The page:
Katie Hill contemplated suicide after resigning from Congress

Katie Hill contemplated suicide after resigning from CongressHill discusses suicidal thoughts, "revenge porn," a toxic marriage and moving forward.



Yahoo News – Latest News & Headlines

Former Rep. Katie Hill says the wave of harassment she faced after alleged revenge porn leak left her contemplating suicide

Former Rep. Katie Hill says the wave of harassment she faced after alleged revenge porn leak left her contemplating suicideFormer Rep. Katie Hill now says that she has "to keep going forward, and be part of the fight to create the change" to protect young women.



Yahoo News – Latest News & Headlines

Katie Hill delivers scathing resignation speech after Trump impeachment vote: 'I am leaving because of a double standard'

Katie Hill delivers scathing resignation speech after Trump impeachment vote: 'I am leaving because of a double standard'Katie Hill has unloaded with a scathing resignation speech, in which she claimed she is the victim of a gendered "double standard" in society that has punished her for her sexual life even as Donald Trump remains president in spite of bragging "about his sexual predation".Ms Hill, who was elected to Congress in 2018 as a part of a wave of women Democrats who took office that year, delivered her final speech in the House just after participating in a historic vote to formally launch the impeachment inquiry into the president over his alleged effort to force Ukraine to investigate a potential chief political foe.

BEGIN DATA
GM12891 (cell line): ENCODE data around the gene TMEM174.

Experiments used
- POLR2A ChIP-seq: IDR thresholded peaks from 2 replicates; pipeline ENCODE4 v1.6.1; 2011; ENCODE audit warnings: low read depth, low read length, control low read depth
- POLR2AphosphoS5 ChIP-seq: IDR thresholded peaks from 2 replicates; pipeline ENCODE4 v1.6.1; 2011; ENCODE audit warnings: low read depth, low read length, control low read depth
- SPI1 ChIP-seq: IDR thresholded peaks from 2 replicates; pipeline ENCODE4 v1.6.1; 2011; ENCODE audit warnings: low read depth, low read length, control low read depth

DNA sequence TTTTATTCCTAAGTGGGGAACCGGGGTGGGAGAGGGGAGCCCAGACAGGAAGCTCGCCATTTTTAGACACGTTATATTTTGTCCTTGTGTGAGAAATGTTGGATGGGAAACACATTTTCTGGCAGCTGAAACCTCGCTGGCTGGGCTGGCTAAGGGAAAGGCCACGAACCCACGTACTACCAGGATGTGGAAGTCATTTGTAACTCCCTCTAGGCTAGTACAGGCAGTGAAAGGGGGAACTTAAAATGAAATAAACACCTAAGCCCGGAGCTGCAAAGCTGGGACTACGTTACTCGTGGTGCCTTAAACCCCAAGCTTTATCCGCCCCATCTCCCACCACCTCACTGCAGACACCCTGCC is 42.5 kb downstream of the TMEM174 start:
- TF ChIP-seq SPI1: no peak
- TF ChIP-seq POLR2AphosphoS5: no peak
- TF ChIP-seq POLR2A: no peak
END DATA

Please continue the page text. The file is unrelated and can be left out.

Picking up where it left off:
Yahoo News – Latest News & Headlines

Rep. Katie Hill, freshman targeted by revenge porn, resigns with a blast at Trump

Rep. Katie Hill, freshman targeted by revenge porn, resigns with a blast at TrumpDuring her final speech on the House floor Thursday, Rep. Katie Hill apologized for actions that led to her resignation while also boasting that her last vote as a member of Congress was in favor of the impeachment inquiry into President Trump.



Yahoo News – Latest News & Headlines

Why Katie Hill’s resignation is so complicated

Why Katie Hill’s resignation is so complicatedFreshman congresswoman Katie Hill announced her resignation after admitting to a relationship with a campaign staffer. But leaked photos and Hill’s bisexuality make this case much more complex than the average sex scandal.



Yahoo News – Latest News & Headlines

Why Aren’t Women’s Groups Talking About Katie Hill’s Resignation?